- Prepare the turkey – Gently lift the skin as you can, and smear the marinade both below and above the skin… all over the turkey. Place bits of butter on the turkey (especially breast). Fill the cavity with apple, onion, and herbs. Tuck the wings under the breast, and tie the drums together if needed. My turkey had a sort of clasp. Add a cup of white wine, and a cup of broth to the roasting pan.
- Roast the turkey – Cover the turkey with foil for the first hour, then remove. Roast at 325° until the breast reaches 160°, and the thighs reach 170°. NOTE: Baste periodically once the foil is removed.
- Rest the turkey – Cover the turkey with foil, and rest 15-30 minutes before carving. NOTE: This can be the same foil used at the beginning of roasting!
Your turkey will cook more evenly and faster if you start it out at room temperature so remove the turkey from the refrigerator 1 hour before roasting. NOTE: It should not be out of the refrigerator longer than 1 hour!
Allow about 1 full day per 4 pounds of turkey to thaw in the refrigerator. It must thaw in the refrigerator.
Plan on 13-15 minutes per pound to roast your turkey. My 12 pounder was done in just under 3 hours.
The best way to monitor the progress of your turkey is with an instant read thermometer. I recommend 160° for the breast, and 170° for the thigh.
🍗 How to Use Leftover Turkey
I can only take leftover turkey once or twice, and I’m DONE! I set out to create a healthy Mexican recipe that uses leftover turkey. It was a home run!
When we ran out of turkey, I bought a rotisseries chicken so we could have it again… Is the suspense killing you? Haha. Check out my Healthy Mole Verde Bowls. You won’t regret it!
Another excellent option for using your turkey leftovers is in Hatch green chile enchiladas. While my recipe is vegetarian, dicing the turkey and layering with the cheese, scallions, and green chile sauce is one of my favorite ways to spruce up leftover turkey!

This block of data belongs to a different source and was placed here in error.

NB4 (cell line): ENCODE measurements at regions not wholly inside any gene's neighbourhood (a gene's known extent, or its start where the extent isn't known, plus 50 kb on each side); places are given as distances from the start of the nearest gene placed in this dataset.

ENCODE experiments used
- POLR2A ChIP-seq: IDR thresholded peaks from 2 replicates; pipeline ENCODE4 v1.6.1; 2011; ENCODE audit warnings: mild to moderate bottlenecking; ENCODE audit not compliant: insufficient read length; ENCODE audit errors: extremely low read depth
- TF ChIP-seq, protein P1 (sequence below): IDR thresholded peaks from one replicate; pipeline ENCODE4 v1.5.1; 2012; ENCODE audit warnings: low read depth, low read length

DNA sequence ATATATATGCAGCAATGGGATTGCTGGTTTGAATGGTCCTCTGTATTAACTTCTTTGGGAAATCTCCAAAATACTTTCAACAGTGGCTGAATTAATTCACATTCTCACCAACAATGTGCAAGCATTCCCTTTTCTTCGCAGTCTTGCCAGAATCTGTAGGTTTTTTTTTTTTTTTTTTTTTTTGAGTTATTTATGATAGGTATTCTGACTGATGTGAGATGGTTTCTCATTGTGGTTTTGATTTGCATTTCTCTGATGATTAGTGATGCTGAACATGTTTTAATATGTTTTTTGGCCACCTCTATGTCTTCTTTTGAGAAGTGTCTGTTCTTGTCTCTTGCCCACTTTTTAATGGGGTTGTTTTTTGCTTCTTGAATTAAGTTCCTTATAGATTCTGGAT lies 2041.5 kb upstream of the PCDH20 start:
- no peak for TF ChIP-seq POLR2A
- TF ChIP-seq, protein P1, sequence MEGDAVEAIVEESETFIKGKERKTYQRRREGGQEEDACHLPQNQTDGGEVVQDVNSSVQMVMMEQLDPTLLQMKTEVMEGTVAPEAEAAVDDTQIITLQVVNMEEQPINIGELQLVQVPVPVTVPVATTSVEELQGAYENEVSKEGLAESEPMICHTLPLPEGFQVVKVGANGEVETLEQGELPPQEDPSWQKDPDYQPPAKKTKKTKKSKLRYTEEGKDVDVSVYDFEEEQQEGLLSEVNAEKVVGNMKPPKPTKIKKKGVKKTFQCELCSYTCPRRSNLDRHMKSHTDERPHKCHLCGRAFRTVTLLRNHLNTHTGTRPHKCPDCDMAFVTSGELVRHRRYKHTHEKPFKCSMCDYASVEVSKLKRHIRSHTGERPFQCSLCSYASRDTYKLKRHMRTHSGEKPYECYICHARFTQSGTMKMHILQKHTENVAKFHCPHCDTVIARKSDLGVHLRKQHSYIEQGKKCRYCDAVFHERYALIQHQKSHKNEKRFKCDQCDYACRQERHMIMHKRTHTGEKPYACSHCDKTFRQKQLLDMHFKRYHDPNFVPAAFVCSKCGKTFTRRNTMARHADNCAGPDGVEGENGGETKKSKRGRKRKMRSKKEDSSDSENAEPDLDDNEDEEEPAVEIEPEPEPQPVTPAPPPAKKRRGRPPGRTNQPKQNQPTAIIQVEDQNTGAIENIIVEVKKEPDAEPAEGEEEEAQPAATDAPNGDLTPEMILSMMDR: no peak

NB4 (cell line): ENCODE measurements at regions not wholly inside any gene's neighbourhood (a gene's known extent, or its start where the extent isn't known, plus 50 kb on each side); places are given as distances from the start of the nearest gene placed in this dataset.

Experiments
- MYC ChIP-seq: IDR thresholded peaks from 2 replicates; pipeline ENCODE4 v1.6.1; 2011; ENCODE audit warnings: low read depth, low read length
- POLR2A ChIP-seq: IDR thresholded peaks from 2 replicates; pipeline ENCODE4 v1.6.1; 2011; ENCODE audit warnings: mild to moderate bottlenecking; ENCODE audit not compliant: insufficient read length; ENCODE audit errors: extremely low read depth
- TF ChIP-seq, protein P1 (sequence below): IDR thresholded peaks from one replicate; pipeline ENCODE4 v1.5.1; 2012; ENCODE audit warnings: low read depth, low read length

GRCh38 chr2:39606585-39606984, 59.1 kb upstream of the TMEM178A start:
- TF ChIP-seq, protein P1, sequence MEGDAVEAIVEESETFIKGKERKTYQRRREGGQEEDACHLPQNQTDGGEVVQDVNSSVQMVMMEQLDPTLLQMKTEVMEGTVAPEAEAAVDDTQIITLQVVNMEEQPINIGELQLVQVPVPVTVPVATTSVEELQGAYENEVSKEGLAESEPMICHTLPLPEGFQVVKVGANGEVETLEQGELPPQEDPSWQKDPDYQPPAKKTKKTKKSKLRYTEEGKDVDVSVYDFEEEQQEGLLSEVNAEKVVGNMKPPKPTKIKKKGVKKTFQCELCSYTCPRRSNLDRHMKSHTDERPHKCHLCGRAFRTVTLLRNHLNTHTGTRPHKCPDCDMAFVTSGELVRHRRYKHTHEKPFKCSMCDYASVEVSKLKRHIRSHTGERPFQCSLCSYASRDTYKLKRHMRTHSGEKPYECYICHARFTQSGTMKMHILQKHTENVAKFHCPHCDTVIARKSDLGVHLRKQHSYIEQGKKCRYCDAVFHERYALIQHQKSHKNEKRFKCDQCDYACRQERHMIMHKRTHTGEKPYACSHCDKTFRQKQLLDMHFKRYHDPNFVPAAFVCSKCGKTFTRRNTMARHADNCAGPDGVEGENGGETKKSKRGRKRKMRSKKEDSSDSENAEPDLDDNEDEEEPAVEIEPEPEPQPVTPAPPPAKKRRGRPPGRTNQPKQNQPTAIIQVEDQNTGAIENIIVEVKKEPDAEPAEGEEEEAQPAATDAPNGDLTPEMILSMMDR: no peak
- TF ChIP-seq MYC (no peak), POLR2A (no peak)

If a main dish salad is on your mind, I have a wonderful Yucatan-inspired citrus and chicken spinach salad. Simply sub the turkey for the cooked chicken… Given that south Texas has year ’round summer, I’ll eat it just about any time.
If it’s soup season in your neck of the woods, this Peruvian sopa de quinoa is a healthy and delicious way to use leftovers. It’s loaded with veggies and quinoa, and Peruvan ají amarillo paste and cumin provide Peruvian flavor!
Keep in mind that turkey (pavo Peruano) is a Christmas recipe. Peruvians – other than immigrants – do not celebrate American Thanksgiving!
Roasted Peruvian Turkey
Click to rate!
- 1 whole turkey - 12-16 pounds (see Ingredients Notes in post)
- ¼ cup ají amarillo paste
- ¼ cup ají panca paste
- ¼ cup ground cumin
- 3 tbsp smoked paprika
- 3 tablespoons Mexican oregano
- ¼ cup olive oil
- 2 oranges - juiced*
- 2 limes - juiced*
- 6 cloves garlic - cut in a few pieces
- ¼ cup soy sauce
- 1 tablespoon dijon mustard - smooth not grainy
- 1 tablespoon sea salt and fresh ground pepper
- 1 stick butter
- 1 apple - cut in wedges
- 1 bunch cilantro
- 1 red onion - cut in wedges
- 1 cup chicken broth
- 1 cup white wine
- IMPORTANT NOTE: Start with your turkey at close to room temperature and completely thawed. Remove from the refrigerator 1 hour before roasting.
- Preheat oven to 450°. You will reduce it to 325° when the turkey goes in the oven. Pat the turkey dry if it's been in plastic. Add ají amarillo paste through salt and pepper to a food processor or blender. Blend/process until smooth. The mixture should be quite thick.
- Gently lift the skin as you can, and smear the marinade both below and above the skin… all over the turkey. Place bits of butter on the turkey (especially breast). See photo in post for reference.
- Fill the cavity with herbs, onion wedges, and apple wedges. Add 1 cup of broth, and 1 cup of white wine. Tuck the wings under, and cover with foil. Place on the rack.
- Place the turkey in the oven, and reduce to 325°. Roast covered for 1 hour. Remove the foil, and baste.
- Continue roasting until the breast reaches 160°, and the thigh reaches 170°. Avoid the bone when checking with an instant read thermometer. Tent with foil, and rest 15-30 minutes before carving.
NOTE: Macronutrients are an approximation only using unbranded ingredients and MyFitnessPal.com. Please do your own research with the products you’re using if you have a serious health issue or are following a specific diet.